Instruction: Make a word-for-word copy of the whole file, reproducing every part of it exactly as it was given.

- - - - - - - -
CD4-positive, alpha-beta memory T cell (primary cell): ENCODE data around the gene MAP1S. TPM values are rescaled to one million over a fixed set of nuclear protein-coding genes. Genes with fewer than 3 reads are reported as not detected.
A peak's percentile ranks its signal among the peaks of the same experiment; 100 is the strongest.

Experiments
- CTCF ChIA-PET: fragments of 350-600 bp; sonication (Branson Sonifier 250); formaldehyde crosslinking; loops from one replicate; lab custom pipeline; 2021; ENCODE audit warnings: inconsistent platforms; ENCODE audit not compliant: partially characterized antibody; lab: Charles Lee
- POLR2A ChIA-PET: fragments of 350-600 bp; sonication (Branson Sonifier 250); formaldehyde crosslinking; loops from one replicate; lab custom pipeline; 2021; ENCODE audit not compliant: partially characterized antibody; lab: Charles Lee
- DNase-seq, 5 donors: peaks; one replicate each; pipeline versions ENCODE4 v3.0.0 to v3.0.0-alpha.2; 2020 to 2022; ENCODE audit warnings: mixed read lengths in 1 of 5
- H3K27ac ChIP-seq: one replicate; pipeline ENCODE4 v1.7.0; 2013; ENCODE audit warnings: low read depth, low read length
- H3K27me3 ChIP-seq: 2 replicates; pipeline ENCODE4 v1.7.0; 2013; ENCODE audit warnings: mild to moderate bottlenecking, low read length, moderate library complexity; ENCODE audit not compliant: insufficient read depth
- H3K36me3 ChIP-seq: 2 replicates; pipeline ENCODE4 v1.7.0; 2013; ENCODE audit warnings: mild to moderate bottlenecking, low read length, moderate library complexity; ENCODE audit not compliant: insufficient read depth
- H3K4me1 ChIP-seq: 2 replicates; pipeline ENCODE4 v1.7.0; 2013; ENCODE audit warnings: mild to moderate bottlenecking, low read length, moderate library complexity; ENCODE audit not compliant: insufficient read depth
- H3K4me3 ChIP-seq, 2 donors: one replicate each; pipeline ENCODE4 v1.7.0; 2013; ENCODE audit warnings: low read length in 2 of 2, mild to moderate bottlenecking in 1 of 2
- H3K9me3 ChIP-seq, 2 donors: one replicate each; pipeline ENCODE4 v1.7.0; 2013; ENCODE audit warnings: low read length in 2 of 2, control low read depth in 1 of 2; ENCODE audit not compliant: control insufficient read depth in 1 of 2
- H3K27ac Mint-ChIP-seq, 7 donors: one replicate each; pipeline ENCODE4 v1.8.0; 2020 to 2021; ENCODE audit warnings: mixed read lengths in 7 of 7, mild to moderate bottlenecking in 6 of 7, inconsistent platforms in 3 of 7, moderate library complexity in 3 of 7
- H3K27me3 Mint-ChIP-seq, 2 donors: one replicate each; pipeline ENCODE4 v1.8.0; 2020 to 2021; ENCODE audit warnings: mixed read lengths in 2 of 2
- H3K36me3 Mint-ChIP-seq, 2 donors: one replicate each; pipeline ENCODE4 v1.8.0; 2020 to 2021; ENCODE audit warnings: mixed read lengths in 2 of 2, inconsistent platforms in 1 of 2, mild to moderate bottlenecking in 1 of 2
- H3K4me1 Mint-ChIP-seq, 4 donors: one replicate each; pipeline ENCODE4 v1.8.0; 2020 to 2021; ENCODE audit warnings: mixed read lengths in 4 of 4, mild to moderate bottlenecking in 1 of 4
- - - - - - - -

CD4-positive, alpha-beta memory T cell (primary cell): ENCODE data around the gene MAP1S. TPM values are rescaled to one million over a fixed set of nuclear protein-coding genes. Genes with fewer than 3 reads are reported as not detected.
A peak's percentile ranks its signal among the peaks of the same experiment; 100 is the strongest.

Experiments
- CTCF ChIA-PET: fragments of 350-600 bp; sonication (Branson Sonifier 250); formaldehyde crosslinking; loops from one replicate; lab custom pipeline; 2021; ENCODE audit warnings: inconsistent platforms; ENCODE audit not compliant: partially characterized antibody; lab: Charles Lee
- POLR2A ChIA-PET: fragments of 350-600 bp; sonication (Branson Sonifier 250); formaldehyde crosslinking; loops from one replicate; lab custom pipeline; 2021; ENCODE audit not compliant: partially characterized antibody; lab: Charles Lee
- DNase-seq, 5 donors: peaks; one replicate each; pipeline versions ENCODE4 v3.0.0 to v3.0.0-alpha.2; 2020 to 2022; ENCODE audit warnings: mixed read lengths in 1 of 5
- H3K27ac ChIP-seq: one replicate; pipeline ENCODE4 v1.7.0; 2013; ENCODE audit warnings: low read depth, low read length
- H3K27me3 ChIP-seq: 2 replicates; pipeline ENCODE4 v1.7.0; 2013; ENCODE audit warnings: mild to moderate bottlenecking, low read length, moderate library complexity; ENCODE audit not compliant: insufficient read depth
- H3K36me3 ChIP-seq: 2 replicates; pipeline ENCODE4 v1.7.0; 2013; ENCODE audit warnings: mild to moderate bottlenecking, low read length, moderate library complexity; ENCODE audit not compliant: insufficient read depth
- H3K4me1 ChIP-seq: 2 replicates; pipeline ENCODE4 v1.7.0; 2013; ENCODE audit warnings: mild to moderate bottlenecking, low read length, moderate library complexity; ENCODE audit not compliant: insufficient read depth
- H3K4me3 ChIP-seq, 2 donors: one replicate each; pipeline ENCODE4 v1.7.0; 2013; ENCODE audit warnings: low read length in 2 of 2, mild to moderate bottlenecking in 1 of 2
- H3K9me3 ChIP-seq, 2 donors: one replicate each; pipeline ENCODE4 v1.7.0; 2013; ENCODE audit warnings: low read length in 2 of 2, control low read depth in 1 of 2; ENCODE audit not compliant: control insufficient read depth in 1 of 2
- H3K27ac Mint-ChIP-seq, 7 donors: one replicate each; pipeline ENCODE4 v1.8.0; 2020 to 2021; ENCODE audit warnings: mixed read lengths in 7 of 7, mild to moderate bottlenecking in 6 of 7, inconsistent platforms in 3 of 7, moderate library complexity in 3 of 7
- H3K27me3 Mint-ChIP-seq, 2 donors: one replicate each; pipeline ENCODE4 v1.8.0; 2020 to 2021; ENCODE audit warnings: mixed read lengths in 2 of 2
- H3K36me3 Mint-ChIP-seq, 2 donors: one replicate each; pipeline ENCODE4 v1.8.0; 2020 to 2021; ENCODE audit warnings: mixed read lengths in 2 of 2, inconsistent platforms in 1 of 2, mild to moderate bottlenecking in 1 of 2
- H3K4me1 Mint-ChIP-seq, 4 donors: one replicate each; pipeline ENCODE4 v1.8.0; 2020 to 2021; ENCODE audit warnings: mixed read lengths in 4 of 4, mild to moderate bottlenecking in 1 of 4